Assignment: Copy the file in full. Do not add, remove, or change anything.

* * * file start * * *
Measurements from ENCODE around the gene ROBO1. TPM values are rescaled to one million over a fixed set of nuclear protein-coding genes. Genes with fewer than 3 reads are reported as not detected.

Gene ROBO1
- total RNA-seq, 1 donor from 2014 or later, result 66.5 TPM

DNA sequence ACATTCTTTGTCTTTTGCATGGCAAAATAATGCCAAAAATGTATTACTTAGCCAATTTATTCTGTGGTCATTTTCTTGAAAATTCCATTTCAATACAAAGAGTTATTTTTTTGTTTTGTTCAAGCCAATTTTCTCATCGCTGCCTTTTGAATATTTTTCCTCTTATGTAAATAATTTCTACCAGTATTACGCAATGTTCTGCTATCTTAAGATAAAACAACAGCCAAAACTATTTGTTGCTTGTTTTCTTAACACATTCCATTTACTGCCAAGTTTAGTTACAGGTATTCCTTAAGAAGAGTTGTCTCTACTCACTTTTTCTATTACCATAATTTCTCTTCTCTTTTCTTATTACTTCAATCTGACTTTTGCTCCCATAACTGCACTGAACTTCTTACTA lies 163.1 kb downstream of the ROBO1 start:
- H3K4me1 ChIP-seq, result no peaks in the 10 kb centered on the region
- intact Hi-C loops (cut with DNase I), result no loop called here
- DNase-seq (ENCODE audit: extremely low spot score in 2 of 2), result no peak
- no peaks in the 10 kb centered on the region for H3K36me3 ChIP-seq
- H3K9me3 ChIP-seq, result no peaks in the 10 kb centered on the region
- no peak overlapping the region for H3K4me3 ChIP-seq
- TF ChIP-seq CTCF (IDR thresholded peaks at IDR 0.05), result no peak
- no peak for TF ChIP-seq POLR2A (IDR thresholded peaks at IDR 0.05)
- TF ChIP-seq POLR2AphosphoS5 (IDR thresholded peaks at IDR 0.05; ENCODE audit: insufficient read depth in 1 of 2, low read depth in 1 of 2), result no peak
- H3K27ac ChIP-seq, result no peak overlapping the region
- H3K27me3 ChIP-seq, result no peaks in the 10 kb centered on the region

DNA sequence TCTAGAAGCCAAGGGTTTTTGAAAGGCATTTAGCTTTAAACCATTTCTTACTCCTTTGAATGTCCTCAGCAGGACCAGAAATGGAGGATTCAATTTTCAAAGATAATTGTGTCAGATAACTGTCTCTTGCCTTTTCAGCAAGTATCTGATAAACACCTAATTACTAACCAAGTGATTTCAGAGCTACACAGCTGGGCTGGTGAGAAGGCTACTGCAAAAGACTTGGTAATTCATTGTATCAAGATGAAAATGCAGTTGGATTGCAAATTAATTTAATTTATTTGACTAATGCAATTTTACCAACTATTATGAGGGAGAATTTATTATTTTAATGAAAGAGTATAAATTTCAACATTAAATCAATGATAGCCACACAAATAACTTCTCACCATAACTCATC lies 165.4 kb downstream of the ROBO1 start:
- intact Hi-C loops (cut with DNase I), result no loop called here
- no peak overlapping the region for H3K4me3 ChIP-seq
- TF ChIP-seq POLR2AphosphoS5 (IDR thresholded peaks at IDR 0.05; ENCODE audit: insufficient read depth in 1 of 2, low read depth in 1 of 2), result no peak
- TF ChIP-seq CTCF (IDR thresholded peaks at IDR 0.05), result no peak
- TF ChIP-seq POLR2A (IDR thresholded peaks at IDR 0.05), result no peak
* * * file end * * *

Measurements from ENCODE around the gene ROBO1. TPM values are rescaled to one million over a fixed set of nuclear protein-coding genes. Genes with fewer than 3 reads are reported as not detected.

Gene ROBO1
- total RNA-seq, 1 donor from 2014 or later, result 66.5 TPM

DNA sequence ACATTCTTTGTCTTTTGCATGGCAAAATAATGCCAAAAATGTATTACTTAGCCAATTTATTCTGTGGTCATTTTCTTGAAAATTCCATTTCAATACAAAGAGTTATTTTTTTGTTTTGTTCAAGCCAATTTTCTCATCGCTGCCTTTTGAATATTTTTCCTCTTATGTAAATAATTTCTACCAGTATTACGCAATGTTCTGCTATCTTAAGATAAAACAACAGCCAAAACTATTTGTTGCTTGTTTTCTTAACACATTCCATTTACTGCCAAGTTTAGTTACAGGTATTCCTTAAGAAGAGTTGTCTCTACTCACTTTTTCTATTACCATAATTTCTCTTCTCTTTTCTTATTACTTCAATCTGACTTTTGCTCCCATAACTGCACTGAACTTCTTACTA lies 163.1 kb downstream of the ROBO1 start:
- H3K4me1 ChIP-seq, result no peaks in the 10 kb centered on the region
- intact Hi-C loops (cut with DNase I), result no loop called here
- DNase-seq (ENCODE audit: extremely low spot score in 2 of 2), result no peak
- no peaks in the 10 kb centered on the region for H3K36me3 ChIP-seq
- H3K9me3 ChIP-seq, result no peaks in the 10 kb centered on the region
- no peak overlapping the region for H3K4me3 ChIP-seq
- TF ChIP-seq CTCF (IDR thresholded peaks at IDR 0.05), result no peak
- no peak for TF ChIP-seq POLR2A (IDR thresholded peaks at IDR 0.05)
- TF ChIP-seq POLR2AphosphoS5 (IDR thresholded peaks at IDR 0.05; ENCODE audit: insufficient read depth in 1 of 2, low read depth in 1 of 2), result no peak
- H3K27ac ChIP-seq, result no peak overlapping the region
- H3K27me3 ChIP-seq, result no peaks in the 10 kb centered on the region

DNA sequence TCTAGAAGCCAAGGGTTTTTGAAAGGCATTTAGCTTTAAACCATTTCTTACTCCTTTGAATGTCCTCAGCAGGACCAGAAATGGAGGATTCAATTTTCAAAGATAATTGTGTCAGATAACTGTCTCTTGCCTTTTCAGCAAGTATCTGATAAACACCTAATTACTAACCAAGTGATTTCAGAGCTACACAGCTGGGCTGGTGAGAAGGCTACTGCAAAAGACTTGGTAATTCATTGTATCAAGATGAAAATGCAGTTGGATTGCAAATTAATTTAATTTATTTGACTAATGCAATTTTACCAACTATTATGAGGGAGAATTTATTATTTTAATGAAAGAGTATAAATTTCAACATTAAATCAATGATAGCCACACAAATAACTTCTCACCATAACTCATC lies 165.4 kb downstream of the ROBO1 start:
- intact Hi-C loops (cut with DNase I), result no loop called here
- no peak overlapping the region for H3K4me3 ChIP-seq
- TF ChIP-seq POLR2AphosphoS5 (IDR thresholded peaks at IDR 0.05; ENCODE audit: insufficient read depth in 1 of 2, low read depth in 1 of 2), result no peak
- TF ChIP-seq CTCF (IDR thresholded peaks at IDR 0.05), result no peak
- TF ChIP-seq POLR2A (IDR thresholded peaks at IDR 0.05), result no peak